Now — just stating the facts.

Despite the Republican scoffing, Obama’s claims are backed up by the historical record — mostly.

  • Budget surplus in 2000: The Congressional Budget Office reported on Nov. 14, 2000, in its Monthly Budget Review: "Fiscal year 2000 ended with a total budget surplus of $237 billion."
  • Deficit when Obama took office: By the time Obama took office, that black ink had turned to gushers of red. "CBO projects that the deficit this year will total $1.2 trillion," CBO said in its "Budget and Economic Outlook." That was released Jan. 8, 2009, days before Obama’s inauguration. Update Feb 5: The $1.2 trillion projection would have been $966 billion had CBO been accounting for mortgage losses then the way they were eventually treated in the official deficit figures. See clarification below.

So the president actually understated matters regarding annual surpluses and deficits for years past, but he may have strained the facts when he spoke of what was being predicted for future years at the time he assumed office. He said he inherited a projected 10-year deficit of $8 trillion. But at the time, CBO projected only a $3.1 trillion deficit over 10 years (Table 4, page 15).

In fairness, that CBO figure assumed that all of President Bush’s tax cuts would be allowed to expire on schedule. And in reality, Obama and congressional Democrats supported extending many of the cuts, while Republicans supported extending all of them. Extending all of the Bush tax cuts would add another $2.9 trillion to that (Table 7, page 22), for a total of $6 trillion — still short of Obama’s claim.

His figure is based on a "baseline" projection issued Feb. 20 by his own Office of Management and Budget (Table S-2, page 115). The OMB projected a 10-year deficit of $8.9 trillion, including the $787 billion stimulus package that Obama had just signed.

So it’s fair to say that Obama was facing an ocean of red ink when he took office, but it could have been anywhere between $3.1 trillion (CBO’s unrealistically low estimate) to a bit over $8 trillion (OMB’s estimate minus Obama’s stimulus bill).

Clarification, Feb. 5: Obama was correct to say the deficit already was being projected at "over $1 trillion" when he took office. But CBO would have projected it at somewhat under $1 trillion had it used the same accounting method for Fannie Mae and Freddie Mac that was used by both the Bush and Obama administrations. CBO said its $1.2 trillion deficit projection for fiscal year 1999 included $240 billion in losses on mortgages held by those two government-sponsored but privately owned entities, which had been placed in a federal conservatorship in September 2008. "If it [the administration] chose to continue to treat them as nongovernmental entities, CBO would estimate the 2009 deficit to total $966 billion," CBO said in its Jan. 9, 2009 review. And that’s what happened. The official year-end deficit figures, based on monthly statements from the Treasury Department, reflect only the cash that the government has pumped into the two entities and do not include their mortgage losses, as CBO explained in a background paper released January 2010.

Foreign Corporations Donating?

The president claimed that "foreign corporations" could begin spending big money to influence U.S. elections under a recent Supreme Court decision.

Obama: Last week the Supreme Court reversed a century of law that I believe will open the floodgates for special interests –- including foreign corporations –- to spend without limit in our elections.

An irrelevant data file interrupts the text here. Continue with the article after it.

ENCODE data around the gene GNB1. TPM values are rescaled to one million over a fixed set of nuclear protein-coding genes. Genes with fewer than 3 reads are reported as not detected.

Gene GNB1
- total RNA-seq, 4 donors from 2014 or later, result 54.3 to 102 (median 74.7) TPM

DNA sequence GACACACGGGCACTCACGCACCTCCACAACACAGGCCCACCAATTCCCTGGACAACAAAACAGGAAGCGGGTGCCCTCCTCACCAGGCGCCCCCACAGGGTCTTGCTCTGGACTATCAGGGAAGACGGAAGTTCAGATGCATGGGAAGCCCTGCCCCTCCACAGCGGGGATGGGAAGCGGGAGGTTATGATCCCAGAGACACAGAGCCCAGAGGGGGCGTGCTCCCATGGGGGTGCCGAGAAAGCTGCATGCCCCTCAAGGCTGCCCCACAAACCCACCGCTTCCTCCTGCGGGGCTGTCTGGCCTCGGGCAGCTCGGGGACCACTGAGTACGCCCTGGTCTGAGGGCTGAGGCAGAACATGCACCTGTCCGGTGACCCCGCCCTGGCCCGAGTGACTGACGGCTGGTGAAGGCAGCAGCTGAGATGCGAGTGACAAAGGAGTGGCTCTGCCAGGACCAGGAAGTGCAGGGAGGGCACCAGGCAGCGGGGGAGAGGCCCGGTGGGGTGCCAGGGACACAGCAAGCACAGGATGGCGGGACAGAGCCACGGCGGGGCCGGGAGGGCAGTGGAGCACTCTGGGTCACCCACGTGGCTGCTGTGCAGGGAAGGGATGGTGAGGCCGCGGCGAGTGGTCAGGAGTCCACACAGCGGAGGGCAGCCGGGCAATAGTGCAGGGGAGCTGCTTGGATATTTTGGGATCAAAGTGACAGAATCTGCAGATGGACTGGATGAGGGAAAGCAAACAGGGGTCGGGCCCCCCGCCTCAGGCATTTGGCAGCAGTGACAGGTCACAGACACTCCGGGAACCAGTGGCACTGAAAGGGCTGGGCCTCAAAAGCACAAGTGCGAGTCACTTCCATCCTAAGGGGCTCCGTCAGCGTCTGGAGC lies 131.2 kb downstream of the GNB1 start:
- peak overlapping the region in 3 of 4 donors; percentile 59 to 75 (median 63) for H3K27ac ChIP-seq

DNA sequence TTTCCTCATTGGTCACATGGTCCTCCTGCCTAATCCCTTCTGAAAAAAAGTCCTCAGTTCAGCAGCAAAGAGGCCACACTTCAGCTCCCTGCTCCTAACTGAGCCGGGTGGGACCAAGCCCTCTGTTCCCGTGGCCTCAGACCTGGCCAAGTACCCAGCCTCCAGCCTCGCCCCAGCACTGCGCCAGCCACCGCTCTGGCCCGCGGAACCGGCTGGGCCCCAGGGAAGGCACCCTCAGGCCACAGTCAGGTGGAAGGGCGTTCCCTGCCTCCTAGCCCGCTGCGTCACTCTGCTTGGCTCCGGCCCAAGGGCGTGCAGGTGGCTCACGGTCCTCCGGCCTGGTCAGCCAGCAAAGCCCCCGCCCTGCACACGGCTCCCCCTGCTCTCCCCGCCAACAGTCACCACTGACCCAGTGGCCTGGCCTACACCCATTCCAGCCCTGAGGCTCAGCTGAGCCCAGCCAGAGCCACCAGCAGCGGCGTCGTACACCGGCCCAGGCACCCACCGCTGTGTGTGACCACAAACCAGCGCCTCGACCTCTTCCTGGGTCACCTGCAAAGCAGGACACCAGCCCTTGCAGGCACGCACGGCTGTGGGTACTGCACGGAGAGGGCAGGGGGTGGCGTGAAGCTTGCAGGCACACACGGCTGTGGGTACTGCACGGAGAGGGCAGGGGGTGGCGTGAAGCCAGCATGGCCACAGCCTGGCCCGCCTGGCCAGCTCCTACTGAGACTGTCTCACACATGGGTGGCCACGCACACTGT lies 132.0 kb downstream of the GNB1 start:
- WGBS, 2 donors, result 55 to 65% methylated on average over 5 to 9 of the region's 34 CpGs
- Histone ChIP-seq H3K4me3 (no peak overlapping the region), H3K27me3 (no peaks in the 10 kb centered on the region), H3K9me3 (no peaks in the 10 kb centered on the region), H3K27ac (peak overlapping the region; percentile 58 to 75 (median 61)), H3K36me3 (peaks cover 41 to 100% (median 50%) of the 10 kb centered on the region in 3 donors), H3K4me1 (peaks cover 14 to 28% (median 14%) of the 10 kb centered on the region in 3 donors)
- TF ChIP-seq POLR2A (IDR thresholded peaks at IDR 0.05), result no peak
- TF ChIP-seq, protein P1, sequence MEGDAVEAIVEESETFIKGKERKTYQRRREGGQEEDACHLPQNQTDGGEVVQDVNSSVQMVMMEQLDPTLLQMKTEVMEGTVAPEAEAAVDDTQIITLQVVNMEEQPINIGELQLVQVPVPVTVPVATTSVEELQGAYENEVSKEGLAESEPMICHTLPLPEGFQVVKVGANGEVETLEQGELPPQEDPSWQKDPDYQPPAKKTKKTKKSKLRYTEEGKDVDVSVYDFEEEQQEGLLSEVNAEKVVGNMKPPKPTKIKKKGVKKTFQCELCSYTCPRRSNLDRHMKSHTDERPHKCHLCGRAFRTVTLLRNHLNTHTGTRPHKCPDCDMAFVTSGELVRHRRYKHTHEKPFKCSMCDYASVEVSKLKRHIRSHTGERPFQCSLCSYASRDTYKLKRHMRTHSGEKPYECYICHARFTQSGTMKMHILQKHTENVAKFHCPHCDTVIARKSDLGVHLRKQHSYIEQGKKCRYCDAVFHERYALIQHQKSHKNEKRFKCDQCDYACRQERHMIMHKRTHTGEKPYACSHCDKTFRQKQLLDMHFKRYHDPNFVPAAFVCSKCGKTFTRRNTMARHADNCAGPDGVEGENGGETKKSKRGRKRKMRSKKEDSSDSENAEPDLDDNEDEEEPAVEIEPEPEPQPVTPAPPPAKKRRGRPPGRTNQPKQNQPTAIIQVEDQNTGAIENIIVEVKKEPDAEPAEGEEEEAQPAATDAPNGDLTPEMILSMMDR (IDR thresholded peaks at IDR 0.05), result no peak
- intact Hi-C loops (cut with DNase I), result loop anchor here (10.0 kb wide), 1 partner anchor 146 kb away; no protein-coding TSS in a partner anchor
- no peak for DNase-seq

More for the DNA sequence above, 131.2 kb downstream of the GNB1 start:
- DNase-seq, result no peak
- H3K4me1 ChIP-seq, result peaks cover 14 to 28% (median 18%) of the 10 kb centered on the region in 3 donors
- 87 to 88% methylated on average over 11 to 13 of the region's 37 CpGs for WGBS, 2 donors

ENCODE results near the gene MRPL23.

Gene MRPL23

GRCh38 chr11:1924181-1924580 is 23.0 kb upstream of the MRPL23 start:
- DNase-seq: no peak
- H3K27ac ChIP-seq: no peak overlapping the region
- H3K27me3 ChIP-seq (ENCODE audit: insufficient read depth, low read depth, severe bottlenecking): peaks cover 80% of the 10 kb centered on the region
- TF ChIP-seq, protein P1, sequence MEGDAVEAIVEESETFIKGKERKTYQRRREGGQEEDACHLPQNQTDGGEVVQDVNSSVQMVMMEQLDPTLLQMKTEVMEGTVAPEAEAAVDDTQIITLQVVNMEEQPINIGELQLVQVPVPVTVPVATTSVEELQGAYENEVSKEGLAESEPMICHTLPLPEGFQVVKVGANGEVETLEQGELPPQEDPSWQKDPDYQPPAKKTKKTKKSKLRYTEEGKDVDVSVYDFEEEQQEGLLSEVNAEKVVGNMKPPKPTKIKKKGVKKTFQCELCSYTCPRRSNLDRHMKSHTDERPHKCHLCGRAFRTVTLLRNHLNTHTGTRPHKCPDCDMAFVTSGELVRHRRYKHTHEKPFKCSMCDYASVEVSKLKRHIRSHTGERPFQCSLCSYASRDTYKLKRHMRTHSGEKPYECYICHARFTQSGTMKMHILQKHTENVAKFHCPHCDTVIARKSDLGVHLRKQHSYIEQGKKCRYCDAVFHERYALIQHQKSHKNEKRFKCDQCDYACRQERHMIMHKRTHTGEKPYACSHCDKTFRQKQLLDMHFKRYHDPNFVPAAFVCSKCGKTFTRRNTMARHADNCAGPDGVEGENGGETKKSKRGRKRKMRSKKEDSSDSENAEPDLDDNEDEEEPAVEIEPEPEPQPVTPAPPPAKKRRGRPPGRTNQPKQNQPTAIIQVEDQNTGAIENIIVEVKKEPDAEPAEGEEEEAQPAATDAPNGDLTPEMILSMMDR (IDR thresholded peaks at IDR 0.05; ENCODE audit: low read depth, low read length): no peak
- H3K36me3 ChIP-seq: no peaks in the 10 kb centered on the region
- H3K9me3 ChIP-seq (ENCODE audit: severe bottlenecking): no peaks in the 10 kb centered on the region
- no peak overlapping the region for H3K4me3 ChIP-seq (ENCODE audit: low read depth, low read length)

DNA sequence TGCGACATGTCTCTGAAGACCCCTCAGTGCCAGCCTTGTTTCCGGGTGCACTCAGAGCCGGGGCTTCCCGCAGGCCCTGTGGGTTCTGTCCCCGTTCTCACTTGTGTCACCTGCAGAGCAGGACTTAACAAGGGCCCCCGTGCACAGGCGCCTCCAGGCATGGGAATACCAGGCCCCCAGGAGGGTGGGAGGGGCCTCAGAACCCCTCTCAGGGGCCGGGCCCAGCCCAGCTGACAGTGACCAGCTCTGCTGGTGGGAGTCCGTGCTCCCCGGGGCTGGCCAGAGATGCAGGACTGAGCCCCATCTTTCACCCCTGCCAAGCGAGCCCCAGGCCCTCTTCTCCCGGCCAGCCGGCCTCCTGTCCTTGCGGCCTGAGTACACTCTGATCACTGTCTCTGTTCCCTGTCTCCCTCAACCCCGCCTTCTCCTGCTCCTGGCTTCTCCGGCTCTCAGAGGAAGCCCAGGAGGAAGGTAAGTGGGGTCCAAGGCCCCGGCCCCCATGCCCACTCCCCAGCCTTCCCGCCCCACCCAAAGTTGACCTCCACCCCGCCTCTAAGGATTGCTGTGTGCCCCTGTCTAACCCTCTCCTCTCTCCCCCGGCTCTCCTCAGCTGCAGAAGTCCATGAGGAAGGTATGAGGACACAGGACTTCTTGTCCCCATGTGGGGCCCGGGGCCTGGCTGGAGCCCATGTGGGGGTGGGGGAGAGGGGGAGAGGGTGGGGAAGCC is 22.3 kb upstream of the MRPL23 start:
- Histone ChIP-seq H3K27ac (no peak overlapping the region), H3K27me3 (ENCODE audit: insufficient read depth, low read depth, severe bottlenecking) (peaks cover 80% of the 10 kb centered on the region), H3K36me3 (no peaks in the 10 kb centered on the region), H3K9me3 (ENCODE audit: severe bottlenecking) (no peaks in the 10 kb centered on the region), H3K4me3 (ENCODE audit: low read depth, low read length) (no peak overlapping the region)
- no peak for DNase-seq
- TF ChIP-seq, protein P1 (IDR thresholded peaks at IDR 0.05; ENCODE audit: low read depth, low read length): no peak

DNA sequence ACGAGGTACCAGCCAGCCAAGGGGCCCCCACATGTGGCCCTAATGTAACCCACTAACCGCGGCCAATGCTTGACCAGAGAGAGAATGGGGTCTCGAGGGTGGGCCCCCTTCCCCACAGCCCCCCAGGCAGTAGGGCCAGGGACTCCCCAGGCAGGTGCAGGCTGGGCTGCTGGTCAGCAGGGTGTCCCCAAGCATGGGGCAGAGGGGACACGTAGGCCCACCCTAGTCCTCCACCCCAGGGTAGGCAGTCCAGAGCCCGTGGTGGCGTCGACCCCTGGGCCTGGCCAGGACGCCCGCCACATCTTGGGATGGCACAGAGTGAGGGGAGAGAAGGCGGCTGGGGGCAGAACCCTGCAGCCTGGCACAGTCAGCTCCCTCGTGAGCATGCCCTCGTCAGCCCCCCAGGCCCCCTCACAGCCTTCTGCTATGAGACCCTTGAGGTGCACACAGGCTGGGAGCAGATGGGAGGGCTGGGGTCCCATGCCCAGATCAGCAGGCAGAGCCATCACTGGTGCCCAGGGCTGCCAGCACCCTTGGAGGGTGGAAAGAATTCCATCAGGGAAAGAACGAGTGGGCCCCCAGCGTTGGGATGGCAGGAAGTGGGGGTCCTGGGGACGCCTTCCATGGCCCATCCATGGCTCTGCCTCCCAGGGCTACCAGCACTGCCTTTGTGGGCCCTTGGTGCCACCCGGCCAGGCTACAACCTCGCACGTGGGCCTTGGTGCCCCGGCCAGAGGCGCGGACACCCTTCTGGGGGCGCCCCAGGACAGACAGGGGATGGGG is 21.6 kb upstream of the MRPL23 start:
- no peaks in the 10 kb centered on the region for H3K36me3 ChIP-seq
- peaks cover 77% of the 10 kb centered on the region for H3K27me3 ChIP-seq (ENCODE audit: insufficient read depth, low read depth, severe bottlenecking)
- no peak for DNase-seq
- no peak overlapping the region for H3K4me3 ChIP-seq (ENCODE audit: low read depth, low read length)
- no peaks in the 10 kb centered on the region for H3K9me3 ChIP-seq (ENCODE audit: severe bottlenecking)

Justice Samuel Alito, who with the other justices sat at the very front of the chamber last night, was seen shaking his head and mouthing what appeared to be the words "not true" as Obama said this. Alito joined the majority in the 5-4 Citizens United v. Federal Election Commission decision issued by the Court last week, which knocked down restrictions on corporate spending on elections.

But it’s unclear whether the court’s opinion will lead to allowing foreign-based corporations to buy campaign ads and engage in other electioneering activities. There is still a law barring foreign corporations from spending money in connection with U.S. elections (see 2 U.S.C. 441e(a)(1) and (b)(1), with definition of "foreign principal" in 22 U.S.C. 611(b)(3)), and that’s a matter likely to be litigated further. The court’s most recent decision explicitly didn’t deal with that question. But strictly speaking, Obama couched his claim as something "I believe," making it a statement of opinion and not of fact. So whether his view turns out to be right remains to be seen.

Taxes

The president correctly pointed out that he signed a number of tax cuts for individuals and businesses as part of the stimulus package, and also said this:

Obama: And we haven’t raised income taxes by a single dime on a single person. Not a single dime.

That’s true, according to Bob Williams of the Tax Policy Center. But it’s not the whole story. As Obama himself later said, tax increases are coming, at least for some:

Obama: To help working families, we’ll extend our middle-class tax cuts. But at a time of record deficits, we will not continue tax cuts for oil companies, for investment fund managers, and for those making over $250,000 a year. We just can’t afford it.

K St. to the White House: Road Almost Closed

Obama touted his efforts to change Washington’s ways.

Obama: [W]e’ve excluded lobbyists from policymaking jobs or seats on federal boards and commissions.

Obama, by executive order last January, did put in place the federal government’s first-ever reverse-revolving door policy, which says that anyone who has lobbied within the previous two years can’t join a part of the administration that he or she lobbied.